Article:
His eyes filled with a sudden rush of tears. "Thank God!" he muttered brokenly, and stood panting in the road, with bowed bare head and twitching lips. He could not have believed that the mere sight of home would so move him. He advanced in an altered spirit, a sense of his own unworthiness humbling him, a hymn of thanksgiving in his heart.
And now the very stones were eloquent, and every yard marked by some landmark forgotten for two years, and yet familiar as ever at the first glance. Here was the mark a drunken cabman had left on the gatepost in Harry's school-days; there the disused summerhouse with the window still broken by which Harry had escaped when locked in by the very youth who had just cut him on the road. The drive struck him as a little more overgrown. The trees were greener than he had ever known them, the bank of rhododendrons a mass of pink without precedent in his recollection; but then it was many years since Harry had seen the place so late in May, for he had gone out to Africa straight from school.
As for the dear house, the creepers had spread upon the ruddy stone and the tiles had mellowed, but otherwise there seemed to be no change. It would look its old self when the blinds were up: meantime Harry fixed his eyes upon those behind which his parents would still be fast asleep, and he wondered, idly at first, why they had given up sleeping with a window open. It had been their practice all the year round; and the house had been an early-rising house; yet not a fire was lighted – not a chimney smoking – not a window open – not a blind drawn – though close upon seven o'clock by the silver watch that had been with Harry through all his adventures.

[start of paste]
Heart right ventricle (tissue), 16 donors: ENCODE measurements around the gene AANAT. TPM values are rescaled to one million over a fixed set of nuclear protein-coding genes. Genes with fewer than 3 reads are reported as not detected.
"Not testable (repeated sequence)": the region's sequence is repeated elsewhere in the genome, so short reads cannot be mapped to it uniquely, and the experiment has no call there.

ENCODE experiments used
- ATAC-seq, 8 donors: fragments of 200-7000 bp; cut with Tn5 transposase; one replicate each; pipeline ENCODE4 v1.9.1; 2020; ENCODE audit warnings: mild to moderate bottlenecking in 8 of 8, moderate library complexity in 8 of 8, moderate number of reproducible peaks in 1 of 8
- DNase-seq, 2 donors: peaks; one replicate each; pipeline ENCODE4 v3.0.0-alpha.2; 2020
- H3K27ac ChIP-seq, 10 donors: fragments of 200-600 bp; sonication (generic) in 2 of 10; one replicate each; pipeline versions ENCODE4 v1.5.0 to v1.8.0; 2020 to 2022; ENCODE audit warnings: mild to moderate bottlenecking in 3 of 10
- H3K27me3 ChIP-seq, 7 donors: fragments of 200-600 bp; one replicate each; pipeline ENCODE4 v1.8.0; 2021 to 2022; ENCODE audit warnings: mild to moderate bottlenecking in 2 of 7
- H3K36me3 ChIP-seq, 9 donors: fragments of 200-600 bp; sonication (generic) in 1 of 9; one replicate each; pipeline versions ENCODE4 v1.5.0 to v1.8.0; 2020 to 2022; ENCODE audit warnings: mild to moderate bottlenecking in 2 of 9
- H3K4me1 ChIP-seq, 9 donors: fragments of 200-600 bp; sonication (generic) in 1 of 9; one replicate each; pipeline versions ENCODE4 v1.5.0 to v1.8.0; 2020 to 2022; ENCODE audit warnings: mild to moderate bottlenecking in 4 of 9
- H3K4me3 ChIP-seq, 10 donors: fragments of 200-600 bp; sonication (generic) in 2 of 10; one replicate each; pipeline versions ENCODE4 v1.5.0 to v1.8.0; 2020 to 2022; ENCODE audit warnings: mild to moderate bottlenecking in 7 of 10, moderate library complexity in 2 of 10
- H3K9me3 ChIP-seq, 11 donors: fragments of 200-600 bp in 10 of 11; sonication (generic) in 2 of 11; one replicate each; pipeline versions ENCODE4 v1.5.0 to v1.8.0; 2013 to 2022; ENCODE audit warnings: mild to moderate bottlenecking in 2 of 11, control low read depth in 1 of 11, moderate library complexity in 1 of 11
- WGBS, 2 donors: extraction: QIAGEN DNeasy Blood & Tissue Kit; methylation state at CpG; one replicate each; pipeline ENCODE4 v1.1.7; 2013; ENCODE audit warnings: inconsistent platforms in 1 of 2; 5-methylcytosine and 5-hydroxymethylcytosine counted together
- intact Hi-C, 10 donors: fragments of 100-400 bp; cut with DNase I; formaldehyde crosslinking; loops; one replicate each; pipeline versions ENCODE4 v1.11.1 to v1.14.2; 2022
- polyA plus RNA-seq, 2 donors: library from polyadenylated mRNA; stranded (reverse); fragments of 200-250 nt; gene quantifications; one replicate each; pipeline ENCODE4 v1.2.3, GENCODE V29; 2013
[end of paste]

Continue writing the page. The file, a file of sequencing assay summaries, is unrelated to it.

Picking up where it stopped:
His hand shook as he put the watch back in his pocket. The possibility of his parents being away – of his surprise recoiling upon himself – had never occurred to him until now. How could they be away? They never dreamt of going away before the autumn. Besides, he had told them he was coming home in time to keep his birthday. They were not away – they were not – they were not!
Yet there he stood – in the sweep of the drive – but a few yards from the steps – and yet afraid to ring and learn the truth! As though the truth must be terrible; as though it would be a tragedy if they did happen to be from home!
It would serve him right if they were.
So at last, with such a smile as a man may force on the walk to the gallows, Harry Ringrose dragged himself slowly to the steps, and still more slowly up them; for they were dirty; and something else about the entrance was different, though he could not at first tell what. It was not the bell, which he now pulled, and heard clanging in the kitchen loud enough to rouse the house; he was still wondering what it was when the last slow tinkling cut his speculations short.
Strange how so small a sound should carry all the way from the kitchen!